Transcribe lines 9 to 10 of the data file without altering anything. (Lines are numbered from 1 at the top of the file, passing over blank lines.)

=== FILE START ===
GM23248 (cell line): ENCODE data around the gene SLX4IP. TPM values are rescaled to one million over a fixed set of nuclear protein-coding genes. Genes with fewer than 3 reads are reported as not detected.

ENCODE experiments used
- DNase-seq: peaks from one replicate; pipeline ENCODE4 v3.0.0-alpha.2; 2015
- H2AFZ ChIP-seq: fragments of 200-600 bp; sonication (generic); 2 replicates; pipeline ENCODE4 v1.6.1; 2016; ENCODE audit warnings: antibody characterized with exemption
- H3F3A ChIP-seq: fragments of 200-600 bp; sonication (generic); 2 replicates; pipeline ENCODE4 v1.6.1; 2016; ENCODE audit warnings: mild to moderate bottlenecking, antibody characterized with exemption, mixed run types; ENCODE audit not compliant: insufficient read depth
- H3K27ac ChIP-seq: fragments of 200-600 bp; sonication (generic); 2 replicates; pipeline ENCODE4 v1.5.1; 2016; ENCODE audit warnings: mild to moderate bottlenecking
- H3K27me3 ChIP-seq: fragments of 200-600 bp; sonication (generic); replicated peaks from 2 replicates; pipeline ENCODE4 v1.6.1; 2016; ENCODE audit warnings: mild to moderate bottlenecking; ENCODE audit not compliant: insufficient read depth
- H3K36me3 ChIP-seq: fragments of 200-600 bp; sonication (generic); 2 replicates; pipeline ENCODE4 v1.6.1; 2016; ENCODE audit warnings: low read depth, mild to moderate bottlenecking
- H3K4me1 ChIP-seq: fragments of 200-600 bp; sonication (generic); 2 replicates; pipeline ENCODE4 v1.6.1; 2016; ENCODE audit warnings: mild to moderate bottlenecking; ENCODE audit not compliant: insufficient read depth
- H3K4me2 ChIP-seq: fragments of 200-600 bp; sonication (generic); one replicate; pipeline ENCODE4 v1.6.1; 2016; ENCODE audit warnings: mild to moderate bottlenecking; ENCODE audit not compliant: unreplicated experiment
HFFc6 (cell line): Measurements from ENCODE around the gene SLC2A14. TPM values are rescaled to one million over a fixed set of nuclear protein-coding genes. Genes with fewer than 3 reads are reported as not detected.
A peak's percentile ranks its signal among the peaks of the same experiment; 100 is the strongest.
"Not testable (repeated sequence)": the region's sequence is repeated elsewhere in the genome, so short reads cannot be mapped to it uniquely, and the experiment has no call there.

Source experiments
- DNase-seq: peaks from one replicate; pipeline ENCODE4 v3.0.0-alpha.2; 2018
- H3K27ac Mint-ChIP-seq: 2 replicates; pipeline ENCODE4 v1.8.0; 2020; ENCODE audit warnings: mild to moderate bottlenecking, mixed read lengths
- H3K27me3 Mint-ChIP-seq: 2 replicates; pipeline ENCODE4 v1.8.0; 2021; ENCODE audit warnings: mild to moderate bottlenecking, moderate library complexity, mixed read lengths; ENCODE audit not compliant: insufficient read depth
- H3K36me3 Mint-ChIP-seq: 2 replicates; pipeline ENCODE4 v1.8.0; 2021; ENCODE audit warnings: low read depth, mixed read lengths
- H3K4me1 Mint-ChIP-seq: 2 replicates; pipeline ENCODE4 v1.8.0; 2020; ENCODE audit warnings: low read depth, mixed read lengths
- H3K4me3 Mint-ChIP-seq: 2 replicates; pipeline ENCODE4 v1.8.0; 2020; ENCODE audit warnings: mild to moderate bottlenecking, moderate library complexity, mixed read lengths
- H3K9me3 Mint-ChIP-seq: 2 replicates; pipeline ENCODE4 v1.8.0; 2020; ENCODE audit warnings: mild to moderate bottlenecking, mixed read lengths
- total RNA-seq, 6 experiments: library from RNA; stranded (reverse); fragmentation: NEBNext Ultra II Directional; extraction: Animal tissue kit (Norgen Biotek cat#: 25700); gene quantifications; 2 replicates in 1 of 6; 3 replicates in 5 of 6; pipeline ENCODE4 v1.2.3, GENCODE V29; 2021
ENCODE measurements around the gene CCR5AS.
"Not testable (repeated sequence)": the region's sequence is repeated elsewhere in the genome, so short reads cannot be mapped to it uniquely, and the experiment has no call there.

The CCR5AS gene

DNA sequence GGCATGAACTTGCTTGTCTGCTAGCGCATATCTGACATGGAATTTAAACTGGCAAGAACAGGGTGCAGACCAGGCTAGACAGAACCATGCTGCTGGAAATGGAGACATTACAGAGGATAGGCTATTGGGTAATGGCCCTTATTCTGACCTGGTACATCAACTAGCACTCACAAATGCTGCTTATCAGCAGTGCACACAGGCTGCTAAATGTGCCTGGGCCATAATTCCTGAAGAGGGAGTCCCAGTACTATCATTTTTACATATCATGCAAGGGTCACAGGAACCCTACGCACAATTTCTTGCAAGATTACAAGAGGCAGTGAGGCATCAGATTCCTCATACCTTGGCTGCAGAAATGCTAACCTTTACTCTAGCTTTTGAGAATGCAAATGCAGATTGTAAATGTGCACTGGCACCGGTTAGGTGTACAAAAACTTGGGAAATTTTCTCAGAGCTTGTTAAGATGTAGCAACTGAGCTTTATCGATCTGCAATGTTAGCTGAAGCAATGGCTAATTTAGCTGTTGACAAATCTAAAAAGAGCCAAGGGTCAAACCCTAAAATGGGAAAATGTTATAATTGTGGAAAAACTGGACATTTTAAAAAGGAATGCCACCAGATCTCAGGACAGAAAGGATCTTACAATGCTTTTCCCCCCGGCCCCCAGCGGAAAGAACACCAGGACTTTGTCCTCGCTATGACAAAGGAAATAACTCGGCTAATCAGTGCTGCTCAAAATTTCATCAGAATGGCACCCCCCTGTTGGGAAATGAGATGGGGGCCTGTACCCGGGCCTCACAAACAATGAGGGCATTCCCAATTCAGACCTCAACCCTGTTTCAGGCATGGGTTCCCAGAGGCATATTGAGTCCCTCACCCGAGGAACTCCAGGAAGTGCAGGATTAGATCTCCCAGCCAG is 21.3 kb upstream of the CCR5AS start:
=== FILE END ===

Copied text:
- H3K4me1 ChIP-seq: fragments of 200-600 bp; sonication (generic); 2 replicates; pipeline ENCODE4 v1.6.1; 2016; ENCODE audit warnings: mild to moderate bottlenecking; ENCODE audit not compliant: insufficient read depth
- H3K4me2 ChIP-seq: fragments of 200-600 bp; sonication (generic); one replicate; pipeline ENCODE4 v1.6.1; 2016; ENCODE audit warnings: mild to moderate bottlenecking; ENCODE audit not compliant: unreplicated experiment